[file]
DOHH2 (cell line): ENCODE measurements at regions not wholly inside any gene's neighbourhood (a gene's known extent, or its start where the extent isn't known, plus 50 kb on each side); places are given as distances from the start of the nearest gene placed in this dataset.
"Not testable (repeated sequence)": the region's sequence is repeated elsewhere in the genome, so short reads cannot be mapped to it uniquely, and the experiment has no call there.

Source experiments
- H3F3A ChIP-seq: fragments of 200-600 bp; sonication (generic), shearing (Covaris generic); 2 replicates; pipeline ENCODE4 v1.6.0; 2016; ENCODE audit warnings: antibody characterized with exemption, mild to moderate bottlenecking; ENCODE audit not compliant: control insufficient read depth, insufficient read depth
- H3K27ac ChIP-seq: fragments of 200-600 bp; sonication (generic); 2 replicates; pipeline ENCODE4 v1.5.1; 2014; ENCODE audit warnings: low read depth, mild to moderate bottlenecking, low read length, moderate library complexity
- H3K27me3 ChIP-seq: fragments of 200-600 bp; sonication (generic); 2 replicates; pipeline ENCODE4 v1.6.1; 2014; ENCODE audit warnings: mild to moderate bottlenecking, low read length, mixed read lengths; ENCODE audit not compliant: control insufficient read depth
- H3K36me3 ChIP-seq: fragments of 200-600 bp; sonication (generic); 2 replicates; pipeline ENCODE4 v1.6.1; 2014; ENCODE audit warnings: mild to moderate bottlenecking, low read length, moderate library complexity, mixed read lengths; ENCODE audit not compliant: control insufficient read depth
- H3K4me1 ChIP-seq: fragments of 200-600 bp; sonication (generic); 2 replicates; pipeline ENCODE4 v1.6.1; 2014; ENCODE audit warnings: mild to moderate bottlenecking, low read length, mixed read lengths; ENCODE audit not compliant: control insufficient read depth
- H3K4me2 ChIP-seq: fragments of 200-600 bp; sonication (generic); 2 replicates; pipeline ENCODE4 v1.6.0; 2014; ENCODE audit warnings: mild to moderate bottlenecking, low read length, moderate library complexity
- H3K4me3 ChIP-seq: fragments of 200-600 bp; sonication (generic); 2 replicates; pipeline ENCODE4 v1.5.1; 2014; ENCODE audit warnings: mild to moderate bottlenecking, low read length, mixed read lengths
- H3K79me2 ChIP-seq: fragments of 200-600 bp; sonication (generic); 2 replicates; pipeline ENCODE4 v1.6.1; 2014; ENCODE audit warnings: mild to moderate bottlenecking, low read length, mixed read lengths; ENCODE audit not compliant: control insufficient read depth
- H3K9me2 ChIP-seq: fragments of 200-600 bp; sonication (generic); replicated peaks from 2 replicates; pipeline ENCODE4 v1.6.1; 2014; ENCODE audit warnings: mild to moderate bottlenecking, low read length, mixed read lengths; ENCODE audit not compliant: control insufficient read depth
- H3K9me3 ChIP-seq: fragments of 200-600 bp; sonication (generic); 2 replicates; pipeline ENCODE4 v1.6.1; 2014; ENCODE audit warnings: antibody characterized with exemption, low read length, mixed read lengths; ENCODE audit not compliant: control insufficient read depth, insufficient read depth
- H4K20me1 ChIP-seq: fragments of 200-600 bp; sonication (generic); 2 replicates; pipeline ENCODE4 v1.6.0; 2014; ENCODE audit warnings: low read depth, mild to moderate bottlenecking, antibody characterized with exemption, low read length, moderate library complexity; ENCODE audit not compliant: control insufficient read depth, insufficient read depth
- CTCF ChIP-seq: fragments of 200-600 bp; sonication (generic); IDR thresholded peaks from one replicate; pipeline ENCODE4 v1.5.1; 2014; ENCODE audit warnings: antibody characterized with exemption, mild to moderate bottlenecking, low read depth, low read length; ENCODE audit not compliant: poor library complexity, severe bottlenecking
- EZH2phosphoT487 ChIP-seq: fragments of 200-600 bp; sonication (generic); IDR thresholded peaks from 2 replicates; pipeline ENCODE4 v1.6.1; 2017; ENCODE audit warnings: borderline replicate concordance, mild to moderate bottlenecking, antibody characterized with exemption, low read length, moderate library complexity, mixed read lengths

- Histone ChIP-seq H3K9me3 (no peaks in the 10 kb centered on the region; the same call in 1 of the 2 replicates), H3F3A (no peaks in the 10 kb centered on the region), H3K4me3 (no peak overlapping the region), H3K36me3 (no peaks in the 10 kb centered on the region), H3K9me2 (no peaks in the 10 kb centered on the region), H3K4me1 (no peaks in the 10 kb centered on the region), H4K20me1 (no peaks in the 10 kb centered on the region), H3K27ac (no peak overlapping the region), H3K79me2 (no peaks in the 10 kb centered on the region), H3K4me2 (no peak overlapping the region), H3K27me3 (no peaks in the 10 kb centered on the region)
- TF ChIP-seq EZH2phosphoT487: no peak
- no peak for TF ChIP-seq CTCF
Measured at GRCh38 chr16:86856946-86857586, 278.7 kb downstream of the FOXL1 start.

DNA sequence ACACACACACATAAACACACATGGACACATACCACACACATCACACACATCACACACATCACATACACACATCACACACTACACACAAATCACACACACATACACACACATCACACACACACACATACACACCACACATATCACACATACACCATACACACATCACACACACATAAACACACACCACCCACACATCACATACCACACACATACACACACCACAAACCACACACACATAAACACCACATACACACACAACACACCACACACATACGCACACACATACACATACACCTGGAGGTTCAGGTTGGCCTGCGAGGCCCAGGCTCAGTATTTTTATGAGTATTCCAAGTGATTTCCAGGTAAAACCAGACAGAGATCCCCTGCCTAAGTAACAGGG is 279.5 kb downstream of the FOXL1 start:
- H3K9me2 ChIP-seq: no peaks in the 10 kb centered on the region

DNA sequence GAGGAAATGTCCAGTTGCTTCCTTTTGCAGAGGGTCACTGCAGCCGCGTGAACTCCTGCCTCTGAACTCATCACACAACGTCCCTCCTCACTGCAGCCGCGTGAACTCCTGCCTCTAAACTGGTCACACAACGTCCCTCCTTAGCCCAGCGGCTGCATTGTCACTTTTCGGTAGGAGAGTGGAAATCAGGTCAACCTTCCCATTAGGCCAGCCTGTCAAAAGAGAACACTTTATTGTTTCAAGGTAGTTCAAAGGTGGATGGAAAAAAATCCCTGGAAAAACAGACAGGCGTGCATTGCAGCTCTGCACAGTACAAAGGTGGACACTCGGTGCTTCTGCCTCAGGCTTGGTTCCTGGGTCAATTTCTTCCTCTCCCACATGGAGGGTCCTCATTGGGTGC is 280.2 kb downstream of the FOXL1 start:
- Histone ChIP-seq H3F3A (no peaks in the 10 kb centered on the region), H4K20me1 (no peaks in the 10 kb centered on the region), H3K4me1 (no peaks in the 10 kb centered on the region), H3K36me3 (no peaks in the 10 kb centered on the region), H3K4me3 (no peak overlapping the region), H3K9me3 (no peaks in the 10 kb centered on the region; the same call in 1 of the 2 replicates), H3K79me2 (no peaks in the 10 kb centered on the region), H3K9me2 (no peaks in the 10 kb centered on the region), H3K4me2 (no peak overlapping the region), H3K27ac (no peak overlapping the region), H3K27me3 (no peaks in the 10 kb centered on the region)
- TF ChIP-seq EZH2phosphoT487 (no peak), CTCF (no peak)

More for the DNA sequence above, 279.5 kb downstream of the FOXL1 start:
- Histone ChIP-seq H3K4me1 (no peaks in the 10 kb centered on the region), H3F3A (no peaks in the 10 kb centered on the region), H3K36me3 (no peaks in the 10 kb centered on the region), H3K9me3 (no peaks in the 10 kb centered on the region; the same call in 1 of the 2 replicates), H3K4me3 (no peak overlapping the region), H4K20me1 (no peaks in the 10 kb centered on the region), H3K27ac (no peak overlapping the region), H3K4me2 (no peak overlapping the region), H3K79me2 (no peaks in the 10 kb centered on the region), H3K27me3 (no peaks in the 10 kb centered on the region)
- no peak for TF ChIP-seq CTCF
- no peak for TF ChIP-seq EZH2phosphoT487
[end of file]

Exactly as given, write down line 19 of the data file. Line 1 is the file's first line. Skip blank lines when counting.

- no peak for TF ChIP-seq CTCF